Do you eagerly anticipate retirement? Or dread it? Does the prospect of leaving your career and focusing on your family or pursuing the passions you never had time for during your working life leave you feeling energised, or terrified?
Many people have their whole life revolving around their work and once that is no longer there, they find themselves at a loss. Just as a parent whose children have all left home suffers from so-called empty nest syndrome, recently-retired people can find themselves struggling with a sense of loss, feeling a loss of purpose, social interaction and community that being part of a working environment used to provide.
Many people have grand ideas of things they will do when they retire including new hobbies to take on and tackling those home tasks put off “until I have more time”.
Many look to retirement as a time to finally do all the things they’ve always hoped to do but never had the time to accomplish. While the young, or middle-aged might spend time daydreaming, and even romanticising the prospect of retirement, many people find the reality is far from what they anticipated and discover they are not emotionally prepared for retirement when it happens.
There are multiple aspects to consider when thinking about preparing emotionally for retirement, but most can be covered by asking yourself two questions to see how well prepared you are for this next phase of your life.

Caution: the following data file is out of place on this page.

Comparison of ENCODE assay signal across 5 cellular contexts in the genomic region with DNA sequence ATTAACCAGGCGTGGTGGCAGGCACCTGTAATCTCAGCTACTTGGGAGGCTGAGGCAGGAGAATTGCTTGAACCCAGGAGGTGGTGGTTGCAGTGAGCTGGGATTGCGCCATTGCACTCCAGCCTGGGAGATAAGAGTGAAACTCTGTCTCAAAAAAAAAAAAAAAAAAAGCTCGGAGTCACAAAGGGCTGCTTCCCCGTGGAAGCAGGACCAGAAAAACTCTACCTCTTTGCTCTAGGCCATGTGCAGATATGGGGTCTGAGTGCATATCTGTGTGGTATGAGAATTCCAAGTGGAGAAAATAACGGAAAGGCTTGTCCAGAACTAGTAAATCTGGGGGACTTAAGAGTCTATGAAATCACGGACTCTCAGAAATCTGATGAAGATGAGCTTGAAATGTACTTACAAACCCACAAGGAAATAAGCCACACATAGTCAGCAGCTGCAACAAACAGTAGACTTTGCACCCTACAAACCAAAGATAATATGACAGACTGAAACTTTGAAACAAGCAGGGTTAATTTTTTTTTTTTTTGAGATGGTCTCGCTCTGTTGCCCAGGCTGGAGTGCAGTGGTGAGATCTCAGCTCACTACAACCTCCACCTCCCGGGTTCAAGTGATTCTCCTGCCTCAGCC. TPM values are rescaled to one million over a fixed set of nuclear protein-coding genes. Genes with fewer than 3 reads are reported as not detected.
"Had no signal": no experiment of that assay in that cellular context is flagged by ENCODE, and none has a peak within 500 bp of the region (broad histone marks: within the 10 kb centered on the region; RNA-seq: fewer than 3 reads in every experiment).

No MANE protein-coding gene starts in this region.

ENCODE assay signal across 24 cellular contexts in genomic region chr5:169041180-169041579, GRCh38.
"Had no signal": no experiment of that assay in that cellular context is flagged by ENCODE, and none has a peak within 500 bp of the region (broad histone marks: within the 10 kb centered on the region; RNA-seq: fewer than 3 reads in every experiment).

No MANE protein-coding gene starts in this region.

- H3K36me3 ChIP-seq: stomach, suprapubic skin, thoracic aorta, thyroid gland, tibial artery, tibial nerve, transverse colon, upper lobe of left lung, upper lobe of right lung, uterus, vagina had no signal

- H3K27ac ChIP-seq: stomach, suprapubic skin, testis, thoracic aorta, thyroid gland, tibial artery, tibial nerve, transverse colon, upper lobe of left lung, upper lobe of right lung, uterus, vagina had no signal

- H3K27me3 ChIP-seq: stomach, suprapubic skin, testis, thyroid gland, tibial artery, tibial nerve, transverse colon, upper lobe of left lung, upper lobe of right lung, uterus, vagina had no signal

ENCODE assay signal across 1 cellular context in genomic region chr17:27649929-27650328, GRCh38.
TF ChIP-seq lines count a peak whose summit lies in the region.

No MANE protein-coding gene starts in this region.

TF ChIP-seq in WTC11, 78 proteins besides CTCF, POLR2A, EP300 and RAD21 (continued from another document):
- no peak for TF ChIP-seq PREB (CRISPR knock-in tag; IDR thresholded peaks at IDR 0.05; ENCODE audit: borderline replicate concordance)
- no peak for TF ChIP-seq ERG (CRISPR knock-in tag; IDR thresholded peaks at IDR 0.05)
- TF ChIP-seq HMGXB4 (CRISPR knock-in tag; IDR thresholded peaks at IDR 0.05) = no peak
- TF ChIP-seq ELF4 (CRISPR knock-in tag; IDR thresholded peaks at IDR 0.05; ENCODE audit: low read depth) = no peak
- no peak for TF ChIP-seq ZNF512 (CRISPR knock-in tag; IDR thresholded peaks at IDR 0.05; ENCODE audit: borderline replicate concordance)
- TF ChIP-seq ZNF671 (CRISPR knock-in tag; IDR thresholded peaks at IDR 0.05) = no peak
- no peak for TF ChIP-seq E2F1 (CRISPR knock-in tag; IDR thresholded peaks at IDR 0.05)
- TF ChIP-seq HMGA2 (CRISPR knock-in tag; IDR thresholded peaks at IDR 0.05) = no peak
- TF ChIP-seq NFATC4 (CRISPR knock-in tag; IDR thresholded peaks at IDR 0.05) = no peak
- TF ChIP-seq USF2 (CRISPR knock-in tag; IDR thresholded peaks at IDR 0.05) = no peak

People often wonder how they are going to be able to cope with the reduced income that accompanies retiring from the workforce. While just as you are about to retire is not the best time to start thinking about this important matter, if you have prepared ahead of time by speaking to financial planners throughout your working career, you will feel far more secure as the days approach.
If not, you will need to consider ways you can improve the investments you already might have or consider alternative ways to earn an income after retirement.
Anticipating retirement with all sorts of goals to take great vacations or perfect your golf swing is one thing, but many people don’t understand how much extra time they will suddenly find on their hands. It can be quite a shock, especially after so many years of every moment being taken up on the pursuit of career and family duties.
What people don’t understand is that the extra time on their hands comes not just from the work hours, but also from the time they spent getting to and from work each day, and the time preparing for the work day each morning or evening.
To prevent boredom, consider finding volunteer projects or charitable endeavours to keep you busy which can also be very rewarding and allow you to give back a little of the privileges you’ve benefited from over your working life.
There are many retirees that actually go back to work on a part-time basis, not necessarily working in the field they left, but instead trying their hand at a second career.